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May 24, 2015
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Did You Know

Did You Know?

This lovely old house was the home of Joseph G. Gutheil, who owned the Arlington Hotel on Main Street in Narrowsburg. Gutheil built his home next to the hotel. The house was located directly opposite where the Main Street deck is located. History tells us that Mrs. Gutheil loved the view of the river and so asked her husband to please refrain from building anything there so as not to obstruct the view. Thank you, Mrs. Gutheil! The Arlington is now owned by the Delaware Valley Arts Alliance, and the Gutheil house was removed to make room for our present post office in 1964.  Read more

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Two pictures have been combined on this old postcard. On the bottom it reads: “Ice Races and Judges at Lake Huntington, N.Y.” Pictured perhaps circa 1900, it was back in the days when folks made their own fun, and they were often creative about it. The four horse-and-buggies are off and running. The judges seem to have taken their role seriously. They are all dressed up for the occasion. I hope they all met somewhere to warm up after the event!  Read more

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Here is a picture, viewed from the New York side, of the old covered bridge at Narrowsburg, NY. Built in 1848 the bridge measured 250 feet long. The road leading from the bridge on the Pennsylvania side made a sharp turn to the right and then forked with River Road continuing to the right, and the fork on the left going past the Murray home seen here in upper center. The Murray house later became the Methodist Home for assisted living.  Read more

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Here we see an aerial view of Narrowsburg probably taken in the early 1930s. The Narrowsburg Central School opened in 1929, and in this picture you see in the upper left of the postcard that there is little landscaping on the school grounds. The current interstate bridge replaced the first metal bridge, shown at lower right, in 1953. It caused the removal of several of the buildings seen here and changed the approach to Main and Bridge streets.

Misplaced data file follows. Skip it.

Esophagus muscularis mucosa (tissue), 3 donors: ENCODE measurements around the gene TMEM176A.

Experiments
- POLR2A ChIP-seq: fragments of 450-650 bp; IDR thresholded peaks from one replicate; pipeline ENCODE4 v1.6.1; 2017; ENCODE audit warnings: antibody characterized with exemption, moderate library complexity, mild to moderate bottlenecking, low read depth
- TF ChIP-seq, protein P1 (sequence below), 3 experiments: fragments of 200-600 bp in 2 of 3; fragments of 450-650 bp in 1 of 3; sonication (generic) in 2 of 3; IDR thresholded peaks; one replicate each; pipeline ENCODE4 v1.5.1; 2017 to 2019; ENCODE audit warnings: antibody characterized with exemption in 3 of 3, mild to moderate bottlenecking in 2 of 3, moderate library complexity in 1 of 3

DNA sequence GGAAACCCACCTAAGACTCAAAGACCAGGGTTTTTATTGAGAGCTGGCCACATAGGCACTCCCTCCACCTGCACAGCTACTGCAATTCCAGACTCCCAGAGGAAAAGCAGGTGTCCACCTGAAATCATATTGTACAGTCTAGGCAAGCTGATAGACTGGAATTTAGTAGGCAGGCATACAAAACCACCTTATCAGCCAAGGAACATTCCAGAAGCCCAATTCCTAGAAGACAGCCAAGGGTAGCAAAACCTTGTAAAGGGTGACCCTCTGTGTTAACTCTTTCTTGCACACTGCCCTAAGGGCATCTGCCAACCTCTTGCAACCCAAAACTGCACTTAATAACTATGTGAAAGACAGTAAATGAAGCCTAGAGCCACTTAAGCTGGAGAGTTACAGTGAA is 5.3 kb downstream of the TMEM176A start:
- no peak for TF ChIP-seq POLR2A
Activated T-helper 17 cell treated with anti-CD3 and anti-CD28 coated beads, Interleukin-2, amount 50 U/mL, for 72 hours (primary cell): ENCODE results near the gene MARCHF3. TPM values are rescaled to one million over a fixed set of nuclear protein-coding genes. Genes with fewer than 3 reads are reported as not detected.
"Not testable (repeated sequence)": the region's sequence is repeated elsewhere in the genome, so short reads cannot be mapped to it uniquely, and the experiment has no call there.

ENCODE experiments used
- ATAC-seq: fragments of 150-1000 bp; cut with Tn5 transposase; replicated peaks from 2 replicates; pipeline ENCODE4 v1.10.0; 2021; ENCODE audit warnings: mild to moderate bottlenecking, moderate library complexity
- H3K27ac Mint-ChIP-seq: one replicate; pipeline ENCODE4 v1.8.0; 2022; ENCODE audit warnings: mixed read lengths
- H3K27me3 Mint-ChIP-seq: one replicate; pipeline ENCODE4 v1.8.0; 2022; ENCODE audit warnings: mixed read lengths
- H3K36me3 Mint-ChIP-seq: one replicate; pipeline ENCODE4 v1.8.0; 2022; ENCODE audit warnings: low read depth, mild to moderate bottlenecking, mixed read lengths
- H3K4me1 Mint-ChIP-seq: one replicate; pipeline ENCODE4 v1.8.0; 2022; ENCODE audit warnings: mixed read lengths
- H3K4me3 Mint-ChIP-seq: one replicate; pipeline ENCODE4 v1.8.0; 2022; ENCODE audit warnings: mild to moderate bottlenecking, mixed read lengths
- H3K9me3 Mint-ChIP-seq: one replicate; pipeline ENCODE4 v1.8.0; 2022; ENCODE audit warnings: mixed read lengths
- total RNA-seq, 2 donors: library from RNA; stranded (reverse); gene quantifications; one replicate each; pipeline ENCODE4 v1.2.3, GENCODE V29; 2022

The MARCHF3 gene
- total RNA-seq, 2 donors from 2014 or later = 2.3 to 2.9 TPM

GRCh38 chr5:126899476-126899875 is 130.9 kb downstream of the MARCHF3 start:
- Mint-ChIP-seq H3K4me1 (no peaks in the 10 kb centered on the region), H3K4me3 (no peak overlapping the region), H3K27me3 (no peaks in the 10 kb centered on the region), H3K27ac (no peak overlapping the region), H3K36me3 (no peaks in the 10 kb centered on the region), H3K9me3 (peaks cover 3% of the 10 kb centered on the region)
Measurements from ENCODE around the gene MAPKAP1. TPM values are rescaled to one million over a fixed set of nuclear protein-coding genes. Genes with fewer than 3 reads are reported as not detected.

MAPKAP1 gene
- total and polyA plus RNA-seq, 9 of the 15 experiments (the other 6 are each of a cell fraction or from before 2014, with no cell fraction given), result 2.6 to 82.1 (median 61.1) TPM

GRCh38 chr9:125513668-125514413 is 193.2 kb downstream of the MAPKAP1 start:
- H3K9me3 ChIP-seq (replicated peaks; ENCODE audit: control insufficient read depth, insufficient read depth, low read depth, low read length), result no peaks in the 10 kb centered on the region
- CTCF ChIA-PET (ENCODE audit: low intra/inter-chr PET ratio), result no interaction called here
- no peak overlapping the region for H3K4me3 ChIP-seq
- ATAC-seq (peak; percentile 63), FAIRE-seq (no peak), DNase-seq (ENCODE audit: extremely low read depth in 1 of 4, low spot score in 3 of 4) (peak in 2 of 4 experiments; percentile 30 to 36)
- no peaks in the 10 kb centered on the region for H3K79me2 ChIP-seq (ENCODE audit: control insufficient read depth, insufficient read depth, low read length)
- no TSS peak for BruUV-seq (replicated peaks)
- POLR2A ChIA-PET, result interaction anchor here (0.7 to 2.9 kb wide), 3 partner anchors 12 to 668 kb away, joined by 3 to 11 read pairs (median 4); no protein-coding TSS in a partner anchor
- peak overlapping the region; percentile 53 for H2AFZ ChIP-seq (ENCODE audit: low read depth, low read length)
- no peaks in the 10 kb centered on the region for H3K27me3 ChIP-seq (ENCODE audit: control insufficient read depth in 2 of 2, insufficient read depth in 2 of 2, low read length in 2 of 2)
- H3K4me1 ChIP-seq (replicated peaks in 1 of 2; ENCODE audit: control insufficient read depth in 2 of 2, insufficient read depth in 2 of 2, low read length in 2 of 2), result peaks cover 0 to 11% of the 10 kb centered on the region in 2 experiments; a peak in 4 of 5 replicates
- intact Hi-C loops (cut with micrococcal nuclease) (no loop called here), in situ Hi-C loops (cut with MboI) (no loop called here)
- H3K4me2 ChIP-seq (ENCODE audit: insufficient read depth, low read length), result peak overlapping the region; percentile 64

Correction: The Ten Mile River was dammed up to form Center Lake in Cochecton Center, not the Lackawaxen as written in last week’s column.  Read more

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Postmarked 1910, here is a picture of Center Lake in Cochecton Center. The Lackawaxen River had been dammed in order to provide water power for a tannery located in the near vicinity. The resulting lake provided recreation for the residents and the many boarders who frequented the area. The dam was washed away in the 1942 flood, which caused great damage in the surrounding areas.  Read more

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The scene of this 1923 picture is “up on the hill” as we called it in later years. These good friends are, from the left, Fred and Evelyn Rasmussen, J. Frank Behling, Ruth Marold and George Oellrich. They are pictured here in front of the first summer cottage that J. Frank Behling and Ruth Marold, built the year before they were married. Several more cottages were built on the hill, and in 1928 the construction of Peggy Runway Lodge was begun. It opened in 1929. The building burned in 1974.  Read more

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Pictured here in 1957 are Mickey Behling on the left, and Eileen Feeney. The sign Mickey is holding reads: “The Lady and the Tramp.” They are hamming it up in the masquerade party at Peggy Runway Lodge. Mickey was the wife of Chris Behling. (Jill Padua is their daughter.) Eileen and her family came to the lodge as guests for many summers. Resorts like the lodge created their own entertainment in those years with talent shows, masquerades and bathing beauty contests, etc. TV reception was almost non-existent at the time. The photograph is donated by Jill Padua.  Read more

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The J.S. Anderson building is shown here after 1894. It had been rebuilt in brick after the disastrous fire in 1893 that consumed several wooden buildings on the north end of Narrowsburg’s Main Street. In that era, many of the Main Street structures boasted an awning over the sidewalk fronting their stores as you see in this photo. A fourth floor was later added to this building.  Read more

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This picture, circa 1950, was used in an advertisement for the plumbing business of Charles J. Dexter. The building housed his business and his home. In order to accommodate the access to the new Narrowsburg bridge built in 1953, the building was dismantled. The building materials were used to build the house now located at the juncture of Kirk Road and Route 97, across from the Jeff Bank. The road signs seen here on the left stood where the old town well had been. They were removed for the new entrance to the bridge, as well. From the Tusten Historical Society collection.  Read more

Did You Know?

Pictured here at the Narrowsburg Airport in 1947 is the Piper Cub belonging to J. Frank Behling. Flying was very popular at the time, with many residents taking lessons from Bill Tyson, the instructor hired by Malcolm Dexter, the owner. Dexter had purchased the property and started the business he named “Resort Flying Service, Narrowsburg Airport.” The business thrived until Dexter’s tragic death in 1948. From the collection of the Tusten Historical Society.  Read more

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